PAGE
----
Yet someday, no matter how bad things get over the next four years, someone undoubtedly will “thank God” that Donald Trump was president. Because under Hillary Clinton, just like under Al Gore, things would have been so much, much, much worse. For the believers, it could not be otherwise.
Happy Thanksgiving, everyone.
(For the record, I supported Bernie Sanders in the primaries, but voted for Clinton in opposition to Trump. I would have preferred another Democratic candidate. Clinton’s sense of entitlement to the presidency and her close association with Wall Street were off-putting for me. However, she has suffered years of assault by the right-wing propaganda machine, and I don’t think she deserves the reputation the right has assigned to her.)
With all the disinformation, fake news, innuendo as fact, and lies gone unchallenged, it’s been difficult to get a grasp of anything close to truth during the past campaign for president and post-election. This onslaught of propaganda has rendered truth irrelevant, further cementing Red-Team beliefs and Blue-Team beliefs as well. Belief is a Kevlar vest against sharp attacks of disagreeable facts. And it’s an armor-piercing bullet, a weapon of force and power.
It’s been difficult for me to disentangle what I read in the news from both camps and make of sense this of war of beliefs between the Reds and the Blues. To help me put things into perspective I reached back in history to an era where the destructive forces of belief split the nation.
We all know of the Civil War, the War Between the States, between North and South, between the Blue and the Gray. Although I think even today some would deny it, the root of this war was slavery.
Slavery was the way of life in the South. It was as natural as magnolia blossoms. It’s mentioned many times in the Bible and not unfavorably. Belief held that God approved of slavery, endorsed slavery. It was right and good. Moreover, it was a necessary duty. Such was the belief that made slavery possible, thus making it possible for those upright people of Southern gentility to sleep well at night and with a clear conscience.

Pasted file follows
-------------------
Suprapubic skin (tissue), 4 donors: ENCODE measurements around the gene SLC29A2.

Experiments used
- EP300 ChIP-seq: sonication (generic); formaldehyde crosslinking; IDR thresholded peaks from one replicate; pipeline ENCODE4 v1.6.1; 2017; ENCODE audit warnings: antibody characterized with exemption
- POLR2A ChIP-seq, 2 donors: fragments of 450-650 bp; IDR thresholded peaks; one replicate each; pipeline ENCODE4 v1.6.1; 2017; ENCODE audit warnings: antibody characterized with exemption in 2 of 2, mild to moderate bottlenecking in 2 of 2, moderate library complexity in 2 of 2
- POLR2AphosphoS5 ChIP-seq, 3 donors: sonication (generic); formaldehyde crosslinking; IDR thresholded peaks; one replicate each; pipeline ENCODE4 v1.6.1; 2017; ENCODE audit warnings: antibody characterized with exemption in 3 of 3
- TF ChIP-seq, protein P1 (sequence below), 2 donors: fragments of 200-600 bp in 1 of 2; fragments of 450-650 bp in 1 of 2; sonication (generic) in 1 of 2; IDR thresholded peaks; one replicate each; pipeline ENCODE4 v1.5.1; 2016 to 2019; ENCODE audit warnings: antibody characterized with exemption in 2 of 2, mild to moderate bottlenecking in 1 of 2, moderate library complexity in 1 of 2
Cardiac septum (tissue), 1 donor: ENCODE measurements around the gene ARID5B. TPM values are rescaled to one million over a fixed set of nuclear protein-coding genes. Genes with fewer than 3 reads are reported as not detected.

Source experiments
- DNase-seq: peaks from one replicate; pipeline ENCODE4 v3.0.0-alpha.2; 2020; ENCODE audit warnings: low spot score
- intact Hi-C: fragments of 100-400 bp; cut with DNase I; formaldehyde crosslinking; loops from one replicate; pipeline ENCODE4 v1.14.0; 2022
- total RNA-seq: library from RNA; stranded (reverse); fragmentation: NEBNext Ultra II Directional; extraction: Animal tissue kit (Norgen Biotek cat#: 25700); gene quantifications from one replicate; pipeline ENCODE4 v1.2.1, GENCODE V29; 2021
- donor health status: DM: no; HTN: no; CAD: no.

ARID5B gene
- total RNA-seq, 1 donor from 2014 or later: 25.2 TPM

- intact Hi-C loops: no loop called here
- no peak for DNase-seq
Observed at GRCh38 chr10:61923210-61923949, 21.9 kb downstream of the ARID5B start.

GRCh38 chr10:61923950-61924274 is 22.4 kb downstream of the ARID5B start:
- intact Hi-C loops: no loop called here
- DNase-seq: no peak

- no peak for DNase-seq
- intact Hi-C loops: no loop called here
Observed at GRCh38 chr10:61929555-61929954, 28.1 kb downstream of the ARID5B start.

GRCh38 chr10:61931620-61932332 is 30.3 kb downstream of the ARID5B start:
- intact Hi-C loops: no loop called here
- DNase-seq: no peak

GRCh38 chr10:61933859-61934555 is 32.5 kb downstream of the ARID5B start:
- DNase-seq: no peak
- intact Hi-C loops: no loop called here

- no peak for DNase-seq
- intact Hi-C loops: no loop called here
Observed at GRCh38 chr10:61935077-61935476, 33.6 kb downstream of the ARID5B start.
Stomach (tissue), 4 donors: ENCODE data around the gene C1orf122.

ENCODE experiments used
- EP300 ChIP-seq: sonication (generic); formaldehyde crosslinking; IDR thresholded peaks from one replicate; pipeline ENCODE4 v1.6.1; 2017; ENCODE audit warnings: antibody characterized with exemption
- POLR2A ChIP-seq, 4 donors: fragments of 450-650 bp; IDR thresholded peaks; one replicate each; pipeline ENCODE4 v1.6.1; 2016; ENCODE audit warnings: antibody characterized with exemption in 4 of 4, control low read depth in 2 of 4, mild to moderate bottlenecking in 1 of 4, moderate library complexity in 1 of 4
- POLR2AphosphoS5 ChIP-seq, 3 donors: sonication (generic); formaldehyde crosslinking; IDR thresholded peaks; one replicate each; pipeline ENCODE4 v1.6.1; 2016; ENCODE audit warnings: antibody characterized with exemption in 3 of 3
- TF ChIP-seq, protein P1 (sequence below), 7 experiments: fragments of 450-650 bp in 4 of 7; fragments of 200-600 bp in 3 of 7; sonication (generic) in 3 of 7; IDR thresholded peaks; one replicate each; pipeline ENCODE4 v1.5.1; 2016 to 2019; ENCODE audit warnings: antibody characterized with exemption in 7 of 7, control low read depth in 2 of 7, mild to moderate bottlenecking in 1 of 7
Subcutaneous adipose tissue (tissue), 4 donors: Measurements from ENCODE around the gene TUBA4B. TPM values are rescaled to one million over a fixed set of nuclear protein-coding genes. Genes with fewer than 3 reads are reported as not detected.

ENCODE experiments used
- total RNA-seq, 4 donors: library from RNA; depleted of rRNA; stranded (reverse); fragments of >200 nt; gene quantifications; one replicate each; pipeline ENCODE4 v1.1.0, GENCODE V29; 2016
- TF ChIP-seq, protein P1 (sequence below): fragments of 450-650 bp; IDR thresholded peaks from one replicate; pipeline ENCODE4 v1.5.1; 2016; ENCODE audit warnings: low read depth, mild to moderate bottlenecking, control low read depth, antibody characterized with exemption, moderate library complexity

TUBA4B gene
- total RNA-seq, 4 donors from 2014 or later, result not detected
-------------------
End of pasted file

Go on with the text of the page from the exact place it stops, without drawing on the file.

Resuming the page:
Ah, but those in the North, those abolitionists, believed slavery was an abomination. It could not be possible for a good and gracious God to condone slavery. Slavery was evil and it must end.
So here we have two strongly held and conflicting beliefs. Some 500,000 people died for those beliefs. Those conflicting beliefs ripped families apart. Those conflicting beliefs wrecked the Southern economy.
Such is the power of belief.
But who was right? Where lay truth?
Did Northern victory prove that God abhorred slavery? If so, all those Southerners held wrong beliefs about God and a few other things, too. Or could it be that God got whupped along with the true believers? If that’s the case, then Satan, not God, stood behind Northern victory. And, hell yeah, the South will rise again!
Or maybe, just maybe, God had no opinion of slavery or the war, for that matter. If so, the South used God as an excuse for deplorable behavior (not at all uncommon, don’t you agree?).
Such is the fallacy of belief.
So what do you believe? Is slavery right or wrong? Was God with the Gray Team or the Blue Team? Or nowhere to be found? Is belief the same as truth, or is truth independent of belief?
And here’s another bit of perspective-putting: Abraham Lincoln, that good and deliberative man so determined to keep the union together, was despised by half the country for what he believed.
Now take this perspective on truth and belief, pop it into this very day, and make of it what you will.